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Photos from "Born To Ride The Waves"
photos by Joe Nangle


A Note From The Directory

Welcome to my experiment. Three shows. Three casts. Inside of two hours. With a nibbly, drinky intermission. Whose idea was this?

I grew up around music. My father was a conductor (symphony, not train) and my mother was a concert cellist. I was humming "Oh no Anita no Anita no" while my friends were learning Dick and Jane. And even though I learned later in life that there were some situations where it's best not to talk about Barbra Streisand in "Funny Girl", I have never been able to hide my identity as a "musical theater lover".

About a year ago, when I was hired by the acclaimed CD label "Fynsworth Alley", which specializes in Broadway oriented material, I was given the glorious opportunity to look for new projects to develop. These three leapt to mind.

Several years ago, I directed a production of a show that after several evolutions has now become "Born To Ride The Waves". It was one of my most cherished experiences- not only because of the joyous collaboration with Joe Mulroy, Marie De La Palme, Jay Howarth, Brent Schindele, Eric Anderson, and Dan How, who were all part of earlier incarnations, but because of the catchy tunes and clever lyrics that have stayed with me for years. Even today, many of these songs stay in my head as though they had been hit singles back in the day.

Darren and Judy

Darren Ritchie and Judy Butterfield


Eric Anderson, Darren Ritchie and Judy Butterfield


Darren Ritchie and Judy Butterfield


Brent Schindele and the cast of "Born To Ride The Waves"


Darren Ritchie





I first came into contact with what is now called "Lost In Hollywoodland" (also the 75th title I am aware of), close to ten years ago when a friend invited me to a reading of a new musical. Over the years, I have become close friends with it's bookwriter and lyricist, Alex Wexler, yet no one was more surprised than I when he called me out of the blue one day to ask me to play the part of "The Devil" in a reading of his musical. Since I no longer considered myself a performer, I declined at which point he quipped, "It'll be easy....You're perfect for it!" Not knowing whether to be more offended by his comment, or by the fact that when I complained to ten other friends about the remark, they all echoed his sentiment. I got over myself and did it, and ever since that night I have been a fan of this peculiar cross between "Ed Wood" and "Damn Yankees" (my summation, not Alex's- he would hate it.)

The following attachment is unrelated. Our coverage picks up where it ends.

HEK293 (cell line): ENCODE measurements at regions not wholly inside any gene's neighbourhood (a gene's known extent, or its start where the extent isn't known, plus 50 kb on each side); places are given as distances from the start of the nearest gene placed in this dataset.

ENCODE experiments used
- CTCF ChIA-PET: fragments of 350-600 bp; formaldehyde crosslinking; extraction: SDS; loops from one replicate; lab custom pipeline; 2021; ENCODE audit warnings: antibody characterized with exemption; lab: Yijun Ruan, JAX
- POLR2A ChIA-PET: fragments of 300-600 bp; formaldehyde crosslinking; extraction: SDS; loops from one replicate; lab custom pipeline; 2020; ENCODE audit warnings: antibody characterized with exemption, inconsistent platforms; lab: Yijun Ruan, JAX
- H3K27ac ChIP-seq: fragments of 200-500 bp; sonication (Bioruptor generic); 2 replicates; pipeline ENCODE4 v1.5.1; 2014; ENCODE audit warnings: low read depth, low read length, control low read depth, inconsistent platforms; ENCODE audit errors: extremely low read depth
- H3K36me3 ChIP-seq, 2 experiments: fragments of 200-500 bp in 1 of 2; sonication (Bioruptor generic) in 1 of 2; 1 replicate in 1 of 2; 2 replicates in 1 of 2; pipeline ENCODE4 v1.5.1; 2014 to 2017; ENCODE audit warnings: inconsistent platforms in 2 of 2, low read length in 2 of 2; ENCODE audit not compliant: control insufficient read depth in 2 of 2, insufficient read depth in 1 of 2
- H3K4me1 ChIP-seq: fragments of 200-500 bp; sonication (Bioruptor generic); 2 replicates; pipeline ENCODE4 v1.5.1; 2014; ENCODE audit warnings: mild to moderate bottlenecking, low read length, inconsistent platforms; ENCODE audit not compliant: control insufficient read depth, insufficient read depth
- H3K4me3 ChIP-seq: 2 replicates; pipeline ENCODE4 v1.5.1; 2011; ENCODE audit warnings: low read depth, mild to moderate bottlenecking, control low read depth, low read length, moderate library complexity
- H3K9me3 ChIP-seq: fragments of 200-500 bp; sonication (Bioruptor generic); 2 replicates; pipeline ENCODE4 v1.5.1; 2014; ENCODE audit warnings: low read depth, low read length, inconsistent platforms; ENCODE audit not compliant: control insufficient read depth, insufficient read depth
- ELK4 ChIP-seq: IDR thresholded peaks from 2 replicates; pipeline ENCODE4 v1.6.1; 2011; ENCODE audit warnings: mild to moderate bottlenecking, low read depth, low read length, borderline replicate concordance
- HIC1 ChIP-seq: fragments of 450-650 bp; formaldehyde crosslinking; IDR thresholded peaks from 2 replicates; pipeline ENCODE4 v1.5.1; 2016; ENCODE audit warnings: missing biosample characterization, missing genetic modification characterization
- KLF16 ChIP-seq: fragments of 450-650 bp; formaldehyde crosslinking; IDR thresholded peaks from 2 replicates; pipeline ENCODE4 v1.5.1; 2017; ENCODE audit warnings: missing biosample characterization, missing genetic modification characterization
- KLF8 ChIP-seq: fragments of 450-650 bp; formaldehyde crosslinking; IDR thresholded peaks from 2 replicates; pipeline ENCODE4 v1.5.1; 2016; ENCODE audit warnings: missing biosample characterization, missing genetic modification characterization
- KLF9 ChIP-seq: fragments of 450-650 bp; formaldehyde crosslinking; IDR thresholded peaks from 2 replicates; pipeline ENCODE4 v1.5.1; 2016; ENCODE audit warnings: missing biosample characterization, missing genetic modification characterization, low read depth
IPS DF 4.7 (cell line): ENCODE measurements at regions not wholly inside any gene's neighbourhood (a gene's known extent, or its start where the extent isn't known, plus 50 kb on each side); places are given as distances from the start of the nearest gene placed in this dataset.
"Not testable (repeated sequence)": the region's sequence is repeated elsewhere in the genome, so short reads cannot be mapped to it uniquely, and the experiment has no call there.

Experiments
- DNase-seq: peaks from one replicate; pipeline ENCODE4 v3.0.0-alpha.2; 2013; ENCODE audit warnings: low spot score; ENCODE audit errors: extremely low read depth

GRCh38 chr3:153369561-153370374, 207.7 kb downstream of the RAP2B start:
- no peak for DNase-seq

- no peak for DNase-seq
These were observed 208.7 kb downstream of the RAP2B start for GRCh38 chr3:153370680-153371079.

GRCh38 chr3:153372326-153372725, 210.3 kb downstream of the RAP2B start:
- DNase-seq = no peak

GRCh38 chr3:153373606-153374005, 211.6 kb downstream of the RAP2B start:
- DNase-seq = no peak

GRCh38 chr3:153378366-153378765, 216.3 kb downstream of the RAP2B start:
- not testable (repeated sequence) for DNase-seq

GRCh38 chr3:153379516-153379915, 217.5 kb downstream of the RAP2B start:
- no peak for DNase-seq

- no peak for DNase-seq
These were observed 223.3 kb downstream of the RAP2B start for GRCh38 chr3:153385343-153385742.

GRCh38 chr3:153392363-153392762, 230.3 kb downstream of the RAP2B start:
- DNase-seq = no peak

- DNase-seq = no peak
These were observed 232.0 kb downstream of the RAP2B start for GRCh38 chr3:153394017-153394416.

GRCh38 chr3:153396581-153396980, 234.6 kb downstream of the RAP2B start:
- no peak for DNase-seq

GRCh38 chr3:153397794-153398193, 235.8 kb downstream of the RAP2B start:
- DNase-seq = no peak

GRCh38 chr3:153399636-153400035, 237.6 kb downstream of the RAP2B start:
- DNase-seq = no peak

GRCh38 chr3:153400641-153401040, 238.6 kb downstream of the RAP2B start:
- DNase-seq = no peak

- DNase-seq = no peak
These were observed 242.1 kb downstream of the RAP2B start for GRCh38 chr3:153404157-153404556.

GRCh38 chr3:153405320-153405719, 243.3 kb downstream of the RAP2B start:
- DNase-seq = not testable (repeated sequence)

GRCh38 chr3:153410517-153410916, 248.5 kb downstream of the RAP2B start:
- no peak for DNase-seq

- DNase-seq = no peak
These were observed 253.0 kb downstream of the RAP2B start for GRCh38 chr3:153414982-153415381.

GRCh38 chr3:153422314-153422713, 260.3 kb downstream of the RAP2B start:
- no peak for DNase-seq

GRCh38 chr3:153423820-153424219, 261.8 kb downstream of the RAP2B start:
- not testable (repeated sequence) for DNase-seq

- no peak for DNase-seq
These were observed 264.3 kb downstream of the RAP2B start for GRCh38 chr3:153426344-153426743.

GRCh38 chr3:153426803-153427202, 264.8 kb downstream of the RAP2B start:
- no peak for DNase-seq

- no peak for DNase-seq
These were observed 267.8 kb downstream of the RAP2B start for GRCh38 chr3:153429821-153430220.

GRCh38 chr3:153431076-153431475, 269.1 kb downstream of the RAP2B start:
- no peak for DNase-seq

(Pictures of "Lost In Hollywoodland"coming)

The final offering, "Fall Cruise", is an innovative, imaginative, and inspired blend of Southern culture, character study, and morality play all served up like an amusement park ride. In tonight's window into the world of "Fall Cruise", we hope to give you a sketch pad of the ideas, themes and design elements which make up this completely original vision from the pen of author and composer, Barbara-Ann O'Connor.

(Pictures of "Fall Cruise" coming)

What began as my simple desire to explore the future of these three projects became what you'll see tonight. What began as ten actor/singers in unitards (kidding!) simply reading from their hand held scripts, has now become a semi-rehearsed, semi-costumed, semi-staged, semi-teched" adventure. Through the enormous talent and the extreme professionalism of the cast, crew, musicians, and creative teams, we have thrown ourselves into giving you the best show we can in a "concert reading" medium with minimal rehearsal, limited budget, and artistic simplicity being our guide.

Writing this 36 hours before the first performance, I'm feeling very confident that you're in for a wonderful, easy, enjoyable, and yes, moving experience. And knowing that in 36 hours it could all go to Hell, well, let's hope for the best.

Thank you for being here... and I'm hoping that tonight is just the beginning of your relationship with these projects. I've seen lots and lots of what's around and I really like these three.




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